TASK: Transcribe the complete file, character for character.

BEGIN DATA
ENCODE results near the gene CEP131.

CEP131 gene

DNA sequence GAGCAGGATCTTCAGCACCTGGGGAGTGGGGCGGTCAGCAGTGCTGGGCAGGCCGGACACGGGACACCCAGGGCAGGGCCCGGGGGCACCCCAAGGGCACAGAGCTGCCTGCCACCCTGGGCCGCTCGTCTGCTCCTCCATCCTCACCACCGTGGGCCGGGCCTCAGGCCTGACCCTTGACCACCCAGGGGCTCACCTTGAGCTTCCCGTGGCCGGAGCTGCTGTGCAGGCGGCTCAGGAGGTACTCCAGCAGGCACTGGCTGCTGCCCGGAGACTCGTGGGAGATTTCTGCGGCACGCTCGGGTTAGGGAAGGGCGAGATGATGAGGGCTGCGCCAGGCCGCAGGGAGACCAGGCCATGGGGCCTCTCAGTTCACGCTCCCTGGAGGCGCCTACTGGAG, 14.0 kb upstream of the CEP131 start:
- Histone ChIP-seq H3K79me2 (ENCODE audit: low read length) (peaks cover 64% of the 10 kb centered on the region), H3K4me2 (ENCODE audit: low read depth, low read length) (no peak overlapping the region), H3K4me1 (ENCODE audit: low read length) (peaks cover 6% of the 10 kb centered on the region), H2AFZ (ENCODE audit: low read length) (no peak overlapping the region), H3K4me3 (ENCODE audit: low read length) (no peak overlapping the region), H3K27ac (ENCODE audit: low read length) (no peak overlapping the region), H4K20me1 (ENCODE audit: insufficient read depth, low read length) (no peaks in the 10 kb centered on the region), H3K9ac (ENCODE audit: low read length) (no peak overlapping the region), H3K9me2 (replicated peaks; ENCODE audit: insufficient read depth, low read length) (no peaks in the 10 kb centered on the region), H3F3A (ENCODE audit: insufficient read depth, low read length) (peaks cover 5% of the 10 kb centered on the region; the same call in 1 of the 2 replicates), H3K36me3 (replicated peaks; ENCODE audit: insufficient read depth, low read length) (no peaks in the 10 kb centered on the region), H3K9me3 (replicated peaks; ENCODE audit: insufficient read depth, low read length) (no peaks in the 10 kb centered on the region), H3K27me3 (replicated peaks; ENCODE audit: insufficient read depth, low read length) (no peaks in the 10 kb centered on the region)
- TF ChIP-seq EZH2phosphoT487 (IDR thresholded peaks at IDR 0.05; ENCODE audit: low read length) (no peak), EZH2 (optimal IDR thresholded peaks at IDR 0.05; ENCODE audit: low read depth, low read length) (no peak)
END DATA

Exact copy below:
ENCODE results near the gene CEP131.

CEP131 gene

DNA sequence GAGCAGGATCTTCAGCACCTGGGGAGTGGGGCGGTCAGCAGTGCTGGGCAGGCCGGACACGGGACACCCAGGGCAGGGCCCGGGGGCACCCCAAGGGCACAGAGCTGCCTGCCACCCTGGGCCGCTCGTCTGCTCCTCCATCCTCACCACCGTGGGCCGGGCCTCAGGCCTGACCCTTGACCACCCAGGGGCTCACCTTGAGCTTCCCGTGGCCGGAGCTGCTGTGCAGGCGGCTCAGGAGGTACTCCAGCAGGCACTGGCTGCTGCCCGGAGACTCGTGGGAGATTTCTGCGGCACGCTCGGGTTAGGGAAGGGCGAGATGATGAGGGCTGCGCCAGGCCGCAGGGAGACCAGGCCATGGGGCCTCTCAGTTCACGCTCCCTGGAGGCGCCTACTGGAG, 14.0 kb upstream of the CEP131 start:
- Histone ChIP-seq H3K79me2 (ENCODE audit: low read length) (peaks cover 64% of the 10 kb centered on the region), H3K4me2 (ENCODE audit: low read depth, low read length) (no peak overlapping the region), H3K4me1 (ENCODE audit: low read length) (peaks cover 6% of the 10 kb centered on the region), H2AFZ (ENCODE audit: low read length) (no peak overlapping the region), H3K4me3 (ENCODE audit: low read length) (no peak overlapping the region), H3K27ac (ENCODE audit: low read length) (no peak overlapping the region), H4K20me1 (ENCODE audit: insufficient read depth, low read length) (no peaks in the 10 kb centered on the region), H3K9ac (ENCODE audit: low read length) (no peak overlapping the region), H3K9me2 (replicated peaks; ENCODE audit: insufficient read depth, low read length) (no peaks in the 10 kb centered on the region), H3F3A (ENCODE audit: insufficient read depth, low read length) (peaks cover 5% of the 10 kb centered on the region; the same call in 1 of the 2 replicates), H3K36me3 (replicated peaks; ENCODE audit: insufficient read depth, low read length) (no peaks in the 10 kb centered on the region), H3K9me3 (replicated peaks; ENCODE audit: insufficient read depth, low read length) (no peaks in the 10 kb centered on the region), H3K27me3 (replicated peaks; ENCODE audit: insufficient read depth, low read length) (no peaks in the 10 kb centered on the region)
- TF ChIP-seq EZH2phosphoT487 (IDR thresholded peaks at IDR 0.05; ENCODE audit: low read length) (no peak), EZH2 (optimal IDR thresholded peaks at IDR 0.05; ENCODE audit: low read depth, low read length) (no peak)